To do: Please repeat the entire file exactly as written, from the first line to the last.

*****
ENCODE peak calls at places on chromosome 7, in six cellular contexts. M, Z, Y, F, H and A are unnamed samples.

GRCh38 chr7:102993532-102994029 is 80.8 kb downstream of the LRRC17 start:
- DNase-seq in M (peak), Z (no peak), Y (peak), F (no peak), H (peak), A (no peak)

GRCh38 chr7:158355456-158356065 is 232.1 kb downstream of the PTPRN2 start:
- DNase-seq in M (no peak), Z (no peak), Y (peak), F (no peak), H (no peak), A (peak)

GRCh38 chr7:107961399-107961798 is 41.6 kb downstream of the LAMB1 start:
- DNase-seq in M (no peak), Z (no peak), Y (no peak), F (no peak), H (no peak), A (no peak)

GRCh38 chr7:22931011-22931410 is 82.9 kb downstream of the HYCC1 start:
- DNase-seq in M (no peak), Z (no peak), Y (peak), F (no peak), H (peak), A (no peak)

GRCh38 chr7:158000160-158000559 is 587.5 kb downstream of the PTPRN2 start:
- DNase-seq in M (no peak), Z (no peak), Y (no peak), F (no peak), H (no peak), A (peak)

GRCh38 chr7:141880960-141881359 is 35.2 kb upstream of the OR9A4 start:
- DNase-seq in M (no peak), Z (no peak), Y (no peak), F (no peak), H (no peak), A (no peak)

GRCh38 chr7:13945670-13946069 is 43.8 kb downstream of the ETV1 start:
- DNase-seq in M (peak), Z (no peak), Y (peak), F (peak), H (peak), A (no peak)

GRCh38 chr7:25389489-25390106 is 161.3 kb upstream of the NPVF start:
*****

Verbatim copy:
ENCODE peak calls at places on chromosome 7, in six cellular contexts. M, Z, Y, F, H and A are unnamed samples.

GRCh38 chr7:102993532-102994029 is 80.8 kb downstream of the LRRC17 start:
- DNase-seq in M (peak), Z (no peak), Y (peak), F (no peak), H (peak), A (no peak)

GRCh38 chr7:158355456-158356065 is 232.1 kb downstream of the PTPRN2 start:
- DNase-seq in M (no peak), Z (no peak), Y (peak), F (no peak), H (no peak), A (peak)

GRCh38 chr7:107961399-107961798 is 41.6 kb downstream of the LAMB1 start:
- DNase-seq in M (no peak), Z (no peak), Y (no peak), F (no peak), H (no peak), A (no peak)

GRCh38 chr7:22931011-22931410 is 82.9 kb downstream of the HYCC1 start:
- DNase-seq in M (no peak), Z (no peak), Y (peak), F (no peak), H (peak), A (no peak)

GRCh38 chr7:158000160-158000559 is 587.5 kb downstream of the PTPRN2 start:
- DNase-seq in M (no peak), Z (no peak), Y (no peak), F (no peak), H (no peak), A (peak)

GRCh38 chr7:141880960-141881359 is 35.2 kb upstream of the OR9A4 start:
- DNase-seq in M (no peak), Z (no peak), Y (no peak), F (no peak), H (no peak), A (no peak)

GRCh38 chr7:13945670-13946069 is 43.8 kb downstream of the ETV1 start:
- DNase-seq in M (peak), Z (no peak), Y (peak), F (peak), H (peak), A (no peak)

GRCh38 chr7:25389489-25390106 is 161.3 kb upstream of the NPVF start: